“I cried and cried because I’d planned my birth and everything changed. I went to the hospital and was seen by an obstetrician who gave me a stretch and sweep without consulting me which was so upsetting. And then she scheduled an induction. I’d gone from preparing for a birth centre birth to a hospital where they were so insistent on me being induced and I really didn’t want that.
“I googled madly but it was very vague; there was a risk of down’s syndrome and heart issues. I wanted what was best for my baby but I also didn’t want to have an interventionist birth. I slept on it and went back to my original midwife and she helped me work through my options. I chose to go to a different hospital and see a private obstetrician in the public hospital system. He was shocked at my experience at the other hospital and he understood the risk we needed to work through but he agreed that I was still considered low risk. By this stage I was heading towards 41 weeks and he was happy to manage the pregnancy day by day and he really reassured me. I wished I’d never had the scan because Oscar’s growth was fine.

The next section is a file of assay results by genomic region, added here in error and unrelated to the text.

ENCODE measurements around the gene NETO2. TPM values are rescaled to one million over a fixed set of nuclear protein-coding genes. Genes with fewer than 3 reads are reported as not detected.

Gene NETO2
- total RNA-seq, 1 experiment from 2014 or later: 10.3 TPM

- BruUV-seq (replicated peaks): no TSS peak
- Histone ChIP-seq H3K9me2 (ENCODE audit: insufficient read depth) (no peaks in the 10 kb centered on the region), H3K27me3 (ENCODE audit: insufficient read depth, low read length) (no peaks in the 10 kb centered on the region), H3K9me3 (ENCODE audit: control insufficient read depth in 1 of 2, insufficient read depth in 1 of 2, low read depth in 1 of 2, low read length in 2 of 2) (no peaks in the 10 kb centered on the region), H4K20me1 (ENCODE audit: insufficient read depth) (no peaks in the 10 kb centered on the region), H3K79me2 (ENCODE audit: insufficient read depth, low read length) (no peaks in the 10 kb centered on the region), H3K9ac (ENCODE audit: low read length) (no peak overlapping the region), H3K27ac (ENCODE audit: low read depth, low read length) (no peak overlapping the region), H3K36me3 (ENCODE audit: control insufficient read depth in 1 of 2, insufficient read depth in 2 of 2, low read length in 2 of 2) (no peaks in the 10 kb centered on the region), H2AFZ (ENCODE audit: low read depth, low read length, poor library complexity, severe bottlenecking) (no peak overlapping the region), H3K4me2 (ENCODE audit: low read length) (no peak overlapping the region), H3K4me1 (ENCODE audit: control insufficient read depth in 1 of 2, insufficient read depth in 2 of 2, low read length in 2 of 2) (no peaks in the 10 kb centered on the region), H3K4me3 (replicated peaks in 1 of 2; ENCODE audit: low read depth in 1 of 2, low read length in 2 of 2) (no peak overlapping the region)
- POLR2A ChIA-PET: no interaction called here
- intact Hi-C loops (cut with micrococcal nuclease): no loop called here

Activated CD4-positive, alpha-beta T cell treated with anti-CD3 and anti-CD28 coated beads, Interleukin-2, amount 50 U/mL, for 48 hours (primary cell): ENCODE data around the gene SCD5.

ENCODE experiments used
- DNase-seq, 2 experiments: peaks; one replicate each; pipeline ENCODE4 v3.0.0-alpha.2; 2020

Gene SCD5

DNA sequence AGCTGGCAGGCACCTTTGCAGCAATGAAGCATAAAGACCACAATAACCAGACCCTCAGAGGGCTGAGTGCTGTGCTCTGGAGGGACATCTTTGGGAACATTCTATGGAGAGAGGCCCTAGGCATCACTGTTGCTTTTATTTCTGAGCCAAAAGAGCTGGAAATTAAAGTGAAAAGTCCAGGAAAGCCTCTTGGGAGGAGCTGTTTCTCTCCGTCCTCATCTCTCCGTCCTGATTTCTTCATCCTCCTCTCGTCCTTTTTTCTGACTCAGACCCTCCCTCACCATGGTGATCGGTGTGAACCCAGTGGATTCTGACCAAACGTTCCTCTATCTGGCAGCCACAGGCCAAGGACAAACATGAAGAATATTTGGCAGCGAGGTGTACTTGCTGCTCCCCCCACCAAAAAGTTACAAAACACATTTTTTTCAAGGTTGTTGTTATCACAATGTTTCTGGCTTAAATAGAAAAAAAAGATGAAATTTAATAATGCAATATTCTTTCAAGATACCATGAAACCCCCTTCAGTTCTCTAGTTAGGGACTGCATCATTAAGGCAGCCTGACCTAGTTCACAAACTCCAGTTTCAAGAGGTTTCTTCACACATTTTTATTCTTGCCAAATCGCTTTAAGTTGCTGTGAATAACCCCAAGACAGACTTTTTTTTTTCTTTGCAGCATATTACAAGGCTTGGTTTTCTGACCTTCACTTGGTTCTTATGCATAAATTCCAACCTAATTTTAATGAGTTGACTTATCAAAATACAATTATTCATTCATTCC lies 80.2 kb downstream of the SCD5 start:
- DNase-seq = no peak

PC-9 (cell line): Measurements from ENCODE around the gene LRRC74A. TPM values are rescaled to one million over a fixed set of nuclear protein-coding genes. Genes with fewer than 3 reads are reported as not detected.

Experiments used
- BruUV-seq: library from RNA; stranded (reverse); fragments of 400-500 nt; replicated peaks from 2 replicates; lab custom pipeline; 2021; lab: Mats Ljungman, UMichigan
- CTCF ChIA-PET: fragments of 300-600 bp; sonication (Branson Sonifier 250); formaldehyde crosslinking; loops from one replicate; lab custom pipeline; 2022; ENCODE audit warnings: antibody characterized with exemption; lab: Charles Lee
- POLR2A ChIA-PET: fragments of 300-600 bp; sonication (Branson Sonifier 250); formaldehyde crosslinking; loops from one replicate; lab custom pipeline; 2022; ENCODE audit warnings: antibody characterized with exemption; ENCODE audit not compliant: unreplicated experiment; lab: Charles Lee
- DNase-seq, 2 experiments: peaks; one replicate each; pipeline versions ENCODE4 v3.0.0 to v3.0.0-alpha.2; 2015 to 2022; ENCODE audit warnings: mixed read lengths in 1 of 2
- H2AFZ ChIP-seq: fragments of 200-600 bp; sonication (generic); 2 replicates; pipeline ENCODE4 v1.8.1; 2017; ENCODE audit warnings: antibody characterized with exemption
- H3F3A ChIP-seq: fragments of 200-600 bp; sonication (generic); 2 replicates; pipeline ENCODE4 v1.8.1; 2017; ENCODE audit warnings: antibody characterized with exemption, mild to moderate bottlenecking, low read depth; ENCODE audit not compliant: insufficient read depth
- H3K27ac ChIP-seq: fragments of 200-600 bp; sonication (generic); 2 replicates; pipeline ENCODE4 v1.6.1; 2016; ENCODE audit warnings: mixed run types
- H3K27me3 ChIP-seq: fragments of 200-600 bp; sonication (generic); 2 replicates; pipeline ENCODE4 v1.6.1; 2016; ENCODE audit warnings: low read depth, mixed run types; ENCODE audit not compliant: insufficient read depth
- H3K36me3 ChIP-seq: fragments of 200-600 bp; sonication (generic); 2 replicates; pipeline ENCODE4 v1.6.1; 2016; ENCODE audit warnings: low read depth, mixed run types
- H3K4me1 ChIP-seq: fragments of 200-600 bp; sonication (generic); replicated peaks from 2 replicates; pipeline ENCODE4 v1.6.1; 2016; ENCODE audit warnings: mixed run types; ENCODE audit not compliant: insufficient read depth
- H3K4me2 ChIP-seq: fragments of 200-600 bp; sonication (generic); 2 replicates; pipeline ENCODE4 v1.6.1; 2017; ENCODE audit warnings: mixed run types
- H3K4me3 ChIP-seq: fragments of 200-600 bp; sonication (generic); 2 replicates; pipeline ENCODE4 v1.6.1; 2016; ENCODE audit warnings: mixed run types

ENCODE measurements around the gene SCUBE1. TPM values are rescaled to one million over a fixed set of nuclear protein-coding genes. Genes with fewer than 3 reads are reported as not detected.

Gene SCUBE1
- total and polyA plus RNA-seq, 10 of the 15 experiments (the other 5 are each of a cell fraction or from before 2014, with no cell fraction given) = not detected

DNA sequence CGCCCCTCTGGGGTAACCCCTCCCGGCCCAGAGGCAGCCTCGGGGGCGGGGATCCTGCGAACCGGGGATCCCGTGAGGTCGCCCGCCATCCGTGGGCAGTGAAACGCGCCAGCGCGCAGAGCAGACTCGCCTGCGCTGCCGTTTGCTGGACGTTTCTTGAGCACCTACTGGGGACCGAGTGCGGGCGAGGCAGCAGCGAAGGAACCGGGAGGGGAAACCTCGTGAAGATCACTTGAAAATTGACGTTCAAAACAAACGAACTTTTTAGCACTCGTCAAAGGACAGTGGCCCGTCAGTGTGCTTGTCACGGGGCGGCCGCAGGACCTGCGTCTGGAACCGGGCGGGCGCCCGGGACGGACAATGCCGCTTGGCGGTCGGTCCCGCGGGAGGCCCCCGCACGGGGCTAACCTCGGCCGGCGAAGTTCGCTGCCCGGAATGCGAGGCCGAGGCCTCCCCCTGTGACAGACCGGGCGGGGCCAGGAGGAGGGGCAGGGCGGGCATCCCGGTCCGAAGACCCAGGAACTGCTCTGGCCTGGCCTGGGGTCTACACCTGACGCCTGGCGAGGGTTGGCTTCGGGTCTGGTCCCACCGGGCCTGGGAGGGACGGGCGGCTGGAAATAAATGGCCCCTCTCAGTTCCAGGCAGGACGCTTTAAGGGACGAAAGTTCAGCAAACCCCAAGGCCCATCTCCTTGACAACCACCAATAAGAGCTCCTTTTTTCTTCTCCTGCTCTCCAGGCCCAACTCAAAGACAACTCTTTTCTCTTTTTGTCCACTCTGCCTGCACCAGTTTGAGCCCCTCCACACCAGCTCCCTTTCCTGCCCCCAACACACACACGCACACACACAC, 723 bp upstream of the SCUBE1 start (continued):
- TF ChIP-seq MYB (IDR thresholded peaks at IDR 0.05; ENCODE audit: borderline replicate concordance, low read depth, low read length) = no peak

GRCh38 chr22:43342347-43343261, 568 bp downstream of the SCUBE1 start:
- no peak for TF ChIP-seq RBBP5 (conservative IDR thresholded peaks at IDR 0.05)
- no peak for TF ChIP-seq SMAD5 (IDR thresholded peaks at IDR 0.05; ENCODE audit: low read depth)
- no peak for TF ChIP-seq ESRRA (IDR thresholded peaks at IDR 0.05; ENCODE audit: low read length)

“My yoga teacher encouraged me to have acupuncture induction. Immediately afterwards I noticed a difference in my braxton hicks and then two days later I did it again and early labour started soon after. I went home and busied myself by cleaning the kitchen and going for a walk and by dinnertime I called my husband and asked him to come home from work. By 11pm they were really strong so I called the hospital and we got there and everything stopped. I could think and talk clearly. I could see that I hadn’t used any comforting techniques at home; I just got overwhelmed by my discomfort and went straight to hospital.
“At 4am I was 4cm and I was really disappointed. At 7am my obstetrician broke my waters and that really kicked things off. It was a relief and the pressure went and it felt good. It hurt but it was good. I was free to move around and I was so conscious of keeping my birth active – I paced and paced trying to do everything I could to keep myself comfortable. I was aiming for a drug free birth but I also wanted it to be over.